Quebec municipalities already drafting spending plans for $500M surprise from feds

Municipalities across Canada are getting an unexpected infusion of cash for infrastructure projects, announced in yesterday's federal budget — and $500 million is coming to Quebec.

Montreal mayor hints public transit will benefit, while small towns could use cash for flood protection

Montreal Mayor Valérie Plante hinted the new money could go toward her administration's transit priorities, such as the Pink line. (Sean Kilpatrick/Canadian Press)

Quebec's municipalities will receive an additional $500 million in infrastructure funding this year, an unexpected infusion of cash announced in yesterday's federal budget.

In smaller towns, the money will likely go toward badly needed road repairs, as well as rebuilding dams and other flood-protection infrastructure.

In Montreal, the city's aging waterworks and crowded public transit system will be among the main beneficiaries.

"The needs are huge in the Montreal area," Mayor Valérie Plante said Tuesday. "I'm confident that many of the projects we're pushing for — whether it is the Pink line, other Metro lines or the tramway — will be benefiting from that." 

The $500 million is Quebec's share of a $2.2-billion envelope the federal government is handing out to municipalities across the country.

It is a one-time payment that will double the $2.2 billion that municipalities were already scheduled to receive this year from the Federal Gas Tax Fund, a permanent source of funding for local infrastructure projects.

As part of the federal budget, Finance Minister Bill Morneau announced a $2.2-billion, one-time cash injection for Canadian cities. (Fred Chartrand/Canadian Press)

Finance Minister Bill Morneau said the additional funding for municipalities was motivated by his government's frustration with the slow pace at which provincial governments have been spending federal infrastructure money.

"We haven't been able to complete as many projects as we would have hoped," Morneau said at a news conference in Ottawa.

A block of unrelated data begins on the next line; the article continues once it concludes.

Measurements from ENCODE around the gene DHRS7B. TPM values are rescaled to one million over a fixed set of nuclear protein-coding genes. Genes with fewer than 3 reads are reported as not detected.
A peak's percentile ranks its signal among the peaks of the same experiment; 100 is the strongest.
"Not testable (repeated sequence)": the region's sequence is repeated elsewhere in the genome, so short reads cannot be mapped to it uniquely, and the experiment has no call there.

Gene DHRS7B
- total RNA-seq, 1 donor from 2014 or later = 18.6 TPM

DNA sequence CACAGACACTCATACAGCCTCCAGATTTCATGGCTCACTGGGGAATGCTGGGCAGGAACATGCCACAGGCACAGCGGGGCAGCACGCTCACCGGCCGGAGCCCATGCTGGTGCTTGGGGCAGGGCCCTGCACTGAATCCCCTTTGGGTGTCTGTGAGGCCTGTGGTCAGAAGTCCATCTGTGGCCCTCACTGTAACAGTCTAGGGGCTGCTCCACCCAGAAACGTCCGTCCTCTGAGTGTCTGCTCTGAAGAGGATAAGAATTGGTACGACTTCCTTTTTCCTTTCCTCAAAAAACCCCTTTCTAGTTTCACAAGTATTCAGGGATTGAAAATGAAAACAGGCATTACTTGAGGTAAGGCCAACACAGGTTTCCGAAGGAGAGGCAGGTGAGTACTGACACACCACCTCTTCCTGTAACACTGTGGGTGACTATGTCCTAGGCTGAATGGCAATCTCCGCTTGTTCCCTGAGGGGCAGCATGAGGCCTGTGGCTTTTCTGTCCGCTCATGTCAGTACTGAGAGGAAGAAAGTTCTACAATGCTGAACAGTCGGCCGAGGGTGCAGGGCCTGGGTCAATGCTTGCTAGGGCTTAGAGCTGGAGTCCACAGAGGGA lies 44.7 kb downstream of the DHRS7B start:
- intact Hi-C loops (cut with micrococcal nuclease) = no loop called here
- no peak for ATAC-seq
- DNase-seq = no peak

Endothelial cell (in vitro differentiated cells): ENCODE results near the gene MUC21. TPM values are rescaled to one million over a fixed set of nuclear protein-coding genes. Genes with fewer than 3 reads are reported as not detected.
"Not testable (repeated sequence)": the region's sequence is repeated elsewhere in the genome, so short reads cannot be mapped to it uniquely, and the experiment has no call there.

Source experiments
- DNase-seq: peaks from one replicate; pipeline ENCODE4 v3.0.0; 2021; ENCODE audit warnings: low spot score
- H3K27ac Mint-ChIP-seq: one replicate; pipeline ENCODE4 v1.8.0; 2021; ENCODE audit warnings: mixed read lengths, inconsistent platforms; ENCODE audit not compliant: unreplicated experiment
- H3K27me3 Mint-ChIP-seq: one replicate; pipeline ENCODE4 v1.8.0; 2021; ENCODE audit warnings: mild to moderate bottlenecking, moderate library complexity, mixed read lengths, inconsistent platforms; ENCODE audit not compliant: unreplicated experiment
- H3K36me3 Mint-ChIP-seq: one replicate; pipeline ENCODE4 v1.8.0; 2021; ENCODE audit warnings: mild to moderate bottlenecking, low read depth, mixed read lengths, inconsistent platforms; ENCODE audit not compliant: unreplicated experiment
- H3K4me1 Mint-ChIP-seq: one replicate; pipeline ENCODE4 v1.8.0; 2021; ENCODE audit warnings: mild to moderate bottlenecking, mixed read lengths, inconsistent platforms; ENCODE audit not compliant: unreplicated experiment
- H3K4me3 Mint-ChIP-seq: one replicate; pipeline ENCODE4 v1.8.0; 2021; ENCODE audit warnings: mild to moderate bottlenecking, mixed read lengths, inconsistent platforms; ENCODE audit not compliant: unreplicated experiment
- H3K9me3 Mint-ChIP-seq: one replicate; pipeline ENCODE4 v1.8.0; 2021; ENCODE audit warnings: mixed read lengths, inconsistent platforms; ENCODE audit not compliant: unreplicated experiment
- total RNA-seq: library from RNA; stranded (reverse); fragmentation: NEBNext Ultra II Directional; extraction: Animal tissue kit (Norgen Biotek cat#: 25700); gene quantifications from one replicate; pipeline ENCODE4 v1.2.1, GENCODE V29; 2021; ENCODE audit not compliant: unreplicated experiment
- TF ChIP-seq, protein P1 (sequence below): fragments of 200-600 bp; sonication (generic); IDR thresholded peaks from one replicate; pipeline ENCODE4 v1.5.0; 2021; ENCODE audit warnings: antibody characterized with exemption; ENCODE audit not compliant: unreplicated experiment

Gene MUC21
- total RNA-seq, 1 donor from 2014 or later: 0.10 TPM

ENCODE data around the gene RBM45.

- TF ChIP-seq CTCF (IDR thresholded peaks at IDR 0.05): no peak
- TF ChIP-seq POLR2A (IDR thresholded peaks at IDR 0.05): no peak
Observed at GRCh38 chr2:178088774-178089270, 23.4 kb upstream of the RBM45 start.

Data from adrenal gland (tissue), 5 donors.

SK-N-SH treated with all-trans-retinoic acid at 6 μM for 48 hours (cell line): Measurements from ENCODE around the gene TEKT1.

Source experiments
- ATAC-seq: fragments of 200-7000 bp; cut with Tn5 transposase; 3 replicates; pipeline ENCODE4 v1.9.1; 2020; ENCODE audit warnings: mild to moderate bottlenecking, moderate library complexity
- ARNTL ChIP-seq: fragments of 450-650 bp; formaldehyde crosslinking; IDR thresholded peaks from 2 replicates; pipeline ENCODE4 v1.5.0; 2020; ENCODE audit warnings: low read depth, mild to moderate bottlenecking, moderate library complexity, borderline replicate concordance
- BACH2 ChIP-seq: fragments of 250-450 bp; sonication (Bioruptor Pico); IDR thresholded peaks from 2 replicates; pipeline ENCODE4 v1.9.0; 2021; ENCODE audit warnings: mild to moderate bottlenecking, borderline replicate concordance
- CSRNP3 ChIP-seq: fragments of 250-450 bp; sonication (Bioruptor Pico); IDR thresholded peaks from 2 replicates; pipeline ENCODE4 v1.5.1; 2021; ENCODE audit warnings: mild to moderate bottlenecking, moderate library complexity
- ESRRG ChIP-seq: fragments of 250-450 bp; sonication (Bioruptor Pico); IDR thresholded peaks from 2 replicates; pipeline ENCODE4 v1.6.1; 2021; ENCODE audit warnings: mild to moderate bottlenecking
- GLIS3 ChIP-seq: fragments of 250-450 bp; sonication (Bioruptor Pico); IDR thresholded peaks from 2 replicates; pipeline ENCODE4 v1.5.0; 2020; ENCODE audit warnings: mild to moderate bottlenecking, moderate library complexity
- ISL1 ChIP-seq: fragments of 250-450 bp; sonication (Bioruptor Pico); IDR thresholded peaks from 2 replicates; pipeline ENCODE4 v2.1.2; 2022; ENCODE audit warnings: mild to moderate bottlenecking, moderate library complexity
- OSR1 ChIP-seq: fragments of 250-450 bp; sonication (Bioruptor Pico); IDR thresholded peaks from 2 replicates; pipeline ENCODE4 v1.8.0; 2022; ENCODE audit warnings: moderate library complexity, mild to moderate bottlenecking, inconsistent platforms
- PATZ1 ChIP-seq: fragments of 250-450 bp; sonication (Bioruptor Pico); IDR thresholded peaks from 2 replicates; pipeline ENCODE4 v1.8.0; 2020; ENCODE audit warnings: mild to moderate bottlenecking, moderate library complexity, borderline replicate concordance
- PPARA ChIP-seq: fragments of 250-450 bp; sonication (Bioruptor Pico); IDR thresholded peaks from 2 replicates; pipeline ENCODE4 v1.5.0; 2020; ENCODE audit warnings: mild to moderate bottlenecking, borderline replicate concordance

Preparing for climate change

The money comes with relatively few strings attached, other than the stipulation it be spent on infrastructure.

"Local governments are the ones best placed to know what is good for their communities," Alexandre Cusson, the mayor of Drummondville and head of the Union des municipalités du Québec, said in a news release.

The head of Quebec's Fédération québécoise des municipalités, which represents about 1,000 small rural communities, said along with roads, one of the priorities for smaller towns is repairing and rebuilding dams.

"Dams are very expensive, and small towns don't have the means to restore them," said Jacques Demers.

"We know with what's happening in recent years with higher water levels, we'll need more money to make sure they're up to date."

Demers also welcomed the federal government's promise to ensure communities across the country have access to high-speed internet by 2030, which is slated to cost between $5 and $6 billion over ten years.

However, making that promise a reality, he said, will require the provincial government's co-operation.

Demers called on Premier François Legault to make good on his campaign promise to spend $400 million to expand broadband access in rural Quebec.

Legault's government will table its own budget on Thursday in Quebec City.

Both Legault and provincial Finance Minister Éric Girard declined Tuesday night to comment on Ottawa's spending plan. They are expected to address reporters later today.


Jonathan Montpetit is a Senior Investigative Journalist with CBC News, where he covers social movements and democracy. You can send him tips at